Porto Covo – van services and relaxing coffee – we regularly remark that these days of sun would pass for high summer in UK and most of west/northern Europe – how lucky are we?  K:  It had been raved about by several motorhomers, but was essentially a very smart and touristy one horse street.  J went to see if the amply stocked newsagents had an English speaking newspaper… it had … The Mail, which said it all.  He left empty handed.  I spoke to a British motorhomer, they’d been here a month already as they had services, some shops and the sea … what more could they want, he asked?  Something to do, thought I that is not exactly the same every day.  I did speak to a charming Frenchman (in French) and we shared good camping spots.

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Porto Covo is essentially a street down to a cliff above the sea; brimming with cafes.

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A view from Porto Covo with industrial Sines in the distance.

Sines” – how many of you have jested that you “Followed the signs to Sines sinefully and after purchasing a Sinecure (for a late night) – Signed out of Sines?  It can’t be just us, surely!  

The town is a busy working port, with offshore oil rigs,  but pretty.  Vasco de Gama was born on the top floor of the Castle – a very impressive man according to his statue – does he look a tad like Henry V!!! ? K:  the guidebooks raved about the Vasco da Gama museum in the castle, sadly it consisted of a film about his life … but only in Portuguese.  We left none the wiser. A good romp for us and Oscar along the beach, ducking under the long fishing lines the locals had cast about 40 metres to the sea from the pavements.  As we left, our road took as along and over the wide river of oil pipes inland to the refinery … they were quite a sight.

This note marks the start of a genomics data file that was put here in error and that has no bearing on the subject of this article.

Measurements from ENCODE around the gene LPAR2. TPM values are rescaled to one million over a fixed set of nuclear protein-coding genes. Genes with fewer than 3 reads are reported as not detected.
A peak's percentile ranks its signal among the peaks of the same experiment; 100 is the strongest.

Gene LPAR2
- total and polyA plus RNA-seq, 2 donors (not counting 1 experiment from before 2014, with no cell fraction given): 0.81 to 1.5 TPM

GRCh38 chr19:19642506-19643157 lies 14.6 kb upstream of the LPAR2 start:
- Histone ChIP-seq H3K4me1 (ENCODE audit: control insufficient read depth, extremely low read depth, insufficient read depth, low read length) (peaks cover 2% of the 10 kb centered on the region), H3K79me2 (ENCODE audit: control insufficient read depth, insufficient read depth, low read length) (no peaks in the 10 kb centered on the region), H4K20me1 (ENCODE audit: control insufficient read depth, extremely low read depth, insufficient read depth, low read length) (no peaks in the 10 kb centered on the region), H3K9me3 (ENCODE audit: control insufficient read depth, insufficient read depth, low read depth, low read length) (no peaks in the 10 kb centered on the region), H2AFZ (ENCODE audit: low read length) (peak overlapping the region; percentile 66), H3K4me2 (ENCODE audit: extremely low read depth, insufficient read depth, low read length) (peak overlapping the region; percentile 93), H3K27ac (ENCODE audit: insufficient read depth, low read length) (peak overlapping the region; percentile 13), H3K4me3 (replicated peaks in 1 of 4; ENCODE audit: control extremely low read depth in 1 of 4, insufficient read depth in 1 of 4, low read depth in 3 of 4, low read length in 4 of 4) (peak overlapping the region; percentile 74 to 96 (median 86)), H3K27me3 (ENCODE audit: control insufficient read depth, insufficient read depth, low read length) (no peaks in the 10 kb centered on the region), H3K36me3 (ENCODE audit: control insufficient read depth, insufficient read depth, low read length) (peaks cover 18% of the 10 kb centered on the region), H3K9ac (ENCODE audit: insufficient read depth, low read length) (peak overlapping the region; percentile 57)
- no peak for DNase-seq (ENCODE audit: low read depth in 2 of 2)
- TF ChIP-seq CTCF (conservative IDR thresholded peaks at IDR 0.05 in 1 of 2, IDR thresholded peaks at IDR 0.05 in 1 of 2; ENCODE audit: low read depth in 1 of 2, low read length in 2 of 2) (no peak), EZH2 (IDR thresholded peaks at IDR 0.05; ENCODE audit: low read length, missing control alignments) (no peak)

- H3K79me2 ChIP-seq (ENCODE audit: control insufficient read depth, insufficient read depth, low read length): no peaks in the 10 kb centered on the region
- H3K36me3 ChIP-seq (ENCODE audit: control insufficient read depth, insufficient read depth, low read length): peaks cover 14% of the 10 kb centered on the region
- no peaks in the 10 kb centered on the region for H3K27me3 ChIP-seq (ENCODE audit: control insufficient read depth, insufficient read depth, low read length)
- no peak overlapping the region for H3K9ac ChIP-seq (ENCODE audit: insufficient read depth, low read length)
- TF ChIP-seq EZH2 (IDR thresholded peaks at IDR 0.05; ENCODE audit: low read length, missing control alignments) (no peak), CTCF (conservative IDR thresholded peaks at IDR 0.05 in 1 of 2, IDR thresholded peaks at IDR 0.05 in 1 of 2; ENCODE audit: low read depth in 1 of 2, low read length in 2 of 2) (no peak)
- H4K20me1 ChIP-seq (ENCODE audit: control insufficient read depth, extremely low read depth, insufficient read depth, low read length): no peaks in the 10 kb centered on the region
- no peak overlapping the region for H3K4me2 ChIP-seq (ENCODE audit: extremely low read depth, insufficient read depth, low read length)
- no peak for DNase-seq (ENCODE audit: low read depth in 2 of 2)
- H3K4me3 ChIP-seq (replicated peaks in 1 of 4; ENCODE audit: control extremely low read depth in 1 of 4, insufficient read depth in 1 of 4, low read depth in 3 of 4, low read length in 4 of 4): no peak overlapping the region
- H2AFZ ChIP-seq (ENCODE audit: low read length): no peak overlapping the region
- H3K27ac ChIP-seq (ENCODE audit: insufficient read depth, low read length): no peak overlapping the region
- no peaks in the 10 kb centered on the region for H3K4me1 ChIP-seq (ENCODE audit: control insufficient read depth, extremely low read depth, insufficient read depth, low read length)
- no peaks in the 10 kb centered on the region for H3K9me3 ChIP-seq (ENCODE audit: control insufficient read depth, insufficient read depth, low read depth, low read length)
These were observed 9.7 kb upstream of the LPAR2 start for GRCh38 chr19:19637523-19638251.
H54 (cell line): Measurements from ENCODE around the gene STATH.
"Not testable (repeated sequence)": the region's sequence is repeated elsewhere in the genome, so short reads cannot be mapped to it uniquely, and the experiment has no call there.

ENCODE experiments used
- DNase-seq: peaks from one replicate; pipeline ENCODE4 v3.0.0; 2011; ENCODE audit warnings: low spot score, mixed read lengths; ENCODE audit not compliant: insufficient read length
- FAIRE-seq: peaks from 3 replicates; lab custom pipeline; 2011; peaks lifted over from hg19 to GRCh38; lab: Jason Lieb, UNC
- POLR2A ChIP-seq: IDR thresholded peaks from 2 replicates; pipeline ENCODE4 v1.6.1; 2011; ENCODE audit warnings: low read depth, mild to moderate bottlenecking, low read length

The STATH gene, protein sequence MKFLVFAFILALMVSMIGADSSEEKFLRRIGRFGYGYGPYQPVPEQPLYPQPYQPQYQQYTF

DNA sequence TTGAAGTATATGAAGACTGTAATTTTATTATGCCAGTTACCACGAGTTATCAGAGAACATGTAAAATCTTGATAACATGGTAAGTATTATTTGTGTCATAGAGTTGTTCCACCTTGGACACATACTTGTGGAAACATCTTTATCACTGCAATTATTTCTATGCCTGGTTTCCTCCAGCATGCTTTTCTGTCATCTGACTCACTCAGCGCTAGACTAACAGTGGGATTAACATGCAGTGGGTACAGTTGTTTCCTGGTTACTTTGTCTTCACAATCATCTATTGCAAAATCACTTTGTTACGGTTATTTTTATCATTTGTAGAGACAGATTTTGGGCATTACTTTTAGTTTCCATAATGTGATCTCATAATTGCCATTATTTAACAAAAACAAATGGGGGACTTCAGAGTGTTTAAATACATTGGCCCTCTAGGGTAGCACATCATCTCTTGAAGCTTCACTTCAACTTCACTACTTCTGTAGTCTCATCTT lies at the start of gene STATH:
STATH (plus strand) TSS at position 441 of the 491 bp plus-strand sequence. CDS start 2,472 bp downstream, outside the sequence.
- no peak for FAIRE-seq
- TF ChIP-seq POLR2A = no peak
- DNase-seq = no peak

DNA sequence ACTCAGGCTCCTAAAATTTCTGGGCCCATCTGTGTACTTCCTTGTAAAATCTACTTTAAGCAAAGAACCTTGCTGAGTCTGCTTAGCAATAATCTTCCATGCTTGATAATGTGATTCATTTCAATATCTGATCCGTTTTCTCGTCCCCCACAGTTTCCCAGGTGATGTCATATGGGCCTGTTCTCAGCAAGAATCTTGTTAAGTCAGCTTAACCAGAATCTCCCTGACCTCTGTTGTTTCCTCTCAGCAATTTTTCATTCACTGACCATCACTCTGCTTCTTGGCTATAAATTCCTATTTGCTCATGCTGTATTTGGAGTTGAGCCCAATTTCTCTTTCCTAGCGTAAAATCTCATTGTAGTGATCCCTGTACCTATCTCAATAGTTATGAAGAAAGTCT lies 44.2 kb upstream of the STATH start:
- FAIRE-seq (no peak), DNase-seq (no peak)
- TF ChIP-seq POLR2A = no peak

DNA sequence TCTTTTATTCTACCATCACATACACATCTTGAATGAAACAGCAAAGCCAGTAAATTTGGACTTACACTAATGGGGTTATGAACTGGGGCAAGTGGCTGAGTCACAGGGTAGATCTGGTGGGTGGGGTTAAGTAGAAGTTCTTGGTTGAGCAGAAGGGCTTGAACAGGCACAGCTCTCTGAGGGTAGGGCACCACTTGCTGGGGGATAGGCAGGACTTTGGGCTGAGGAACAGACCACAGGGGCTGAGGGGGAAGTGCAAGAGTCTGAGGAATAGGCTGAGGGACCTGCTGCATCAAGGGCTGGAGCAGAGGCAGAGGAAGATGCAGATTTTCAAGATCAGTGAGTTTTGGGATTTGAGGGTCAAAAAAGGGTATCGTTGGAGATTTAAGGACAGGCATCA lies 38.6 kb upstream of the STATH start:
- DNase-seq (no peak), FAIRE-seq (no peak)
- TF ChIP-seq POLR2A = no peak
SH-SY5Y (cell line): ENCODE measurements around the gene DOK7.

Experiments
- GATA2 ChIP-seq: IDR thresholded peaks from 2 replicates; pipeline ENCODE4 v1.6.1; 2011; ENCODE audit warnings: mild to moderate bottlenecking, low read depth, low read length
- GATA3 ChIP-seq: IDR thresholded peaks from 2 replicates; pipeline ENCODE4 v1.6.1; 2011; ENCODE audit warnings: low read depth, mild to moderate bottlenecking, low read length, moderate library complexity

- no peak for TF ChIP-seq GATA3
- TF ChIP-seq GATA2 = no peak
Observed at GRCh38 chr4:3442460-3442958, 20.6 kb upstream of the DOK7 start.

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The castle at Sines looking out over the fishing harbour.

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Vasco da Gama was born in the caste here.  His father was the equivalent of the mayor.

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From the castle looking east to the industrial port.  Whilst J was in the museum, I watched a container ship lumber by.

Our overnight intended location was Santiago do Cacem – now Colin (CoPilot SatNav) brought us unerringly to the road in question – it was closed.  Never mind, we said – go to the next town aire – OK, team?   We drove around not quite aimlessly  – the exit route was also closed – and then we spotted – the Police Station.  K hopped out and received great directions from the Duty Officer who said “Ignore the no entry signs and drive on!!!”  It took us down a dirt track with a marvellous sump damaging hump where K had to navigate me forward inch by inch, having set off, yet again, all the local barking dogs.  Our location was to the Lousal mining town – and off we sailed again.  The aire in Lousal was well paved, level and quiet on the edge of town but private, with some houses around – sorted…

Fed, Oscar walked – we settled to sleep ‘perchance to dream?’   Now then, fellow motorhomers – what are the unwritten rules about townside wilding on Saturday – local party night???   Before we are deluged with replies – the answer of course is – you don’t go there at all…  The very close barking dogs started the party (well, their party) – then the quite close (within our earshot) local bar revellers – loudly – the little motor cycles we call ‘gnats’ – racing around in their only engine gear – ‘gnattygear’.  Around 1:00 am, a car entered our parking place (we were the only van) and parked close by. I was awake anyway due to the noise and I rehearsed in my head the ‘vanevac’ rules – we always leave the driver’s seat in position – face the car park exit, etc.  The car left eventually – at 2:00 am (?) and we breathed a sigh of relief- back to bed – to sleep?  No.